Radiations

Radiations is a weekly electronic newsletter published by the Physics and Astronomy Department of Carleton College. The deadline for materials to be included in Radiations is 7:30 AM Monday of the week you would like the information to appear. Contact tfields@carleton.edu if you want to be added or removed from this mailing list.

Posts tagged with “Lectureships” (All posts)

    • October 22 (Monday) 3:30-4:30pm, Olin 149

      Sarah Kellor, biophysicist and professor of chemistry at the University of Washington, will give the talk Examining Feats of Simple Liquid Membranes.  More information can be found here.

    • April 18 (Wednesday) 7:30pm, Olin 141

      Jen Lowe, founder of datatelling.com, will give the talk "Everything is Possible: A Hyperbolic Discussion of the Power of Data and Information Visualization".

    • April 5 (Thursday) noon-1pm, Olin 02

      Brittany Nelson-Cheeseman, postdoctoral researcher at Argonne National Laboratory, will give the talk 'Building Your Own Oxide for Energy'.  Everyone is invited and lunch will be provided.

    • March 27 (Tuesday) noon-1pm, Olin 02

      Kassandra Martin-Wells '07, PhD candidate at Cornell University, will give the talk "Keeping Time: Radar Remote Sensing, Lunar Impact Cratering, and the Search for Better Solar System Chronologies".  Everyone is invited and lunch will be provided.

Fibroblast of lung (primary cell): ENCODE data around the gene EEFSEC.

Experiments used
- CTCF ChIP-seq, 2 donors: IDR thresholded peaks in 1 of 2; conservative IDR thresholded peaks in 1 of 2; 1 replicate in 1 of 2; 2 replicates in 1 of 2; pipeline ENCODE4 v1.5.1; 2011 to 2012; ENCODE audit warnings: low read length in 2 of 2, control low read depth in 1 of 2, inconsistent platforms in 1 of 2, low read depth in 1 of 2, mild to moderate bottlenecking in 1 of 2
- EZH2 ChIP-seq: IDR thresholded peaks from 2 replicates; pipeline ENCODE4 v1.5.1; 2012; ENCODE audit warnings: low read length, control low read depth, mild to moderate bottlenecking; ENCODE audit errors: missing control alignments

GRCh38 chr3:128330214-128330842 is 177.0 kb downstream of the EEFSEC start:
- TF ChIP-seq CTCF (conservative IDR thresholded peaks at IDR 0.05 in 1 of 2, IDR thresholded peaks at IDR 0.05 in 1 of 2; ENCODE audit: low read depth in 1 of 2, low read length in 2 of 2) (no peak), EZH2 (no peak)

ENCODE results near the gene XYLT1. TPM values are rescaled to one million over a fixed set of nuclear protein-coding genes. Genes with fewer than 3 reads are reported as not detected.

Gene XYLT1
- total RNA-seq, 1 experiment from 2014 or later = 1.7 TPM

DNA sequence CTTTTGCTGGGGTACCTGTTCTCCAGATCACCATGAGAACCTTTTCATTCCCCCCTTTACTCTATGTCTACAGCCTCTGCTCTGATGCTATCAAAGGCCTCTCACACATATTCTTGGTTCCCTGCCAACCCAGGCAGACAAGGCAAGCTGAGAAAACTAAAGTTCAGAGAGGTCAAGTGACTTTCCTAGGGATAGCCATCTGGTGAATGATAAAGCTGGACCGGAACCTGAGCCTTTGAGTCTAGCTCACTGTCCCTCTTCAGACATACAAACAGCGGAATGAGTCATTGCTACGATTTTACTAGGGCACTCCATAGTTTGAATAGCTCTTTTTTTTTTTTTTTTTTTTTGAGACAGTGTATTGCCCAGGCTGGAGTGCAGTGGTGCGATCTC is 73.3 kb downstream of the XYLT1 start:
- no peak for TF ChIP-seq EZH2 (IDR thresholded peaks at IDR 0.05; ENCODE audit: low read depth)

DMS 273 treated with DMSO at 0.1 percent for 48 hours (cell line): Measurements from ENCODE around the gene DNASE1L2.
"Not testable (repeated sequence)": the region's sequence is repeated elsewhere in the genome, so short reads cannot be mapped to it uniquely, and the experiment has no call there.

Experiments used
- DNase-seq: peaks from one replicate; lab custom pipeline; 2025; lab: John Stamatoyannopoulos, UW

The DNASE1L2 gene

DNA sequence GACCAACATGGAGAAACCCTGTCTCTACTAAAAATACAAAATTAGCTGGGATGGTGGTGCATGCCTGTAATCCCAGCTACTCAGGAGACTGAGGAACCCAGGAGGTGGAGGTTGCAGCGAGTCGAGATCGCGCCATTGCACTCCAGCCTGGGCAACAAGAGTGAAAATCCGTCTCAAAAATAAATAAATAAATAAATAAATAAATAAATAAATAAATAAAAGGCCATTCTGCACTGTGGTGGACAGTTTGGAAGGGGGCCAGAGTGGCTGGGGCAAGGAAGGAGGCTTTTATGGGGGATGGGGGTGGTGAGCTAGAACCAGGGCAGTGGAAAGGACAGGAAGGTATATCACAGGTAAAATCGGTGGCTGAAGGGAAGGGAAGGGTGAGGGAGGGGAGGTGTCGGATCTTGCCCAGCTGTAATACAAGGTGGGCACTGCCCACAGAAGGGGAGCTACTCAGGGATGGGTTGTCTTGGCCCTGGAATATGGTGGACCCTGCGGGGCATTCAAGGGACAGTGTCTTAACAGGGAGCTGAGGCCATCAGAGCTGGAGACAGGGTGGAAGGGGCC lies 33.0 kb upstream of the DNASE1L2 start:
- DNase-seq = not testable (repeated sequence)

• March 29 (Thursday) noon-1pm, Olin 02

      Matt Wiebold, Post Doctoral Researcher - Scharer Plasma Lab, will give the talk "Plasmas for Spacecraft Propulsion".  Everyone is invited to attend.  Lunch will be provided.

    • March 9 (Friday) 1:10-2:10pm, Olin 149

      Tom Moore, Carleton graduate from the class of 1976 and currently a physics professor at Pomona, will give a guest lecture in PHYS 151 "General Relativity in a Nutshell".  Tom is the author of the textbook used for  PHYS 151 and PHYS 347.  Everyone is welcome and encouraged to attend.

    • February 2 (Thursday) Noon-1pm, Olin 04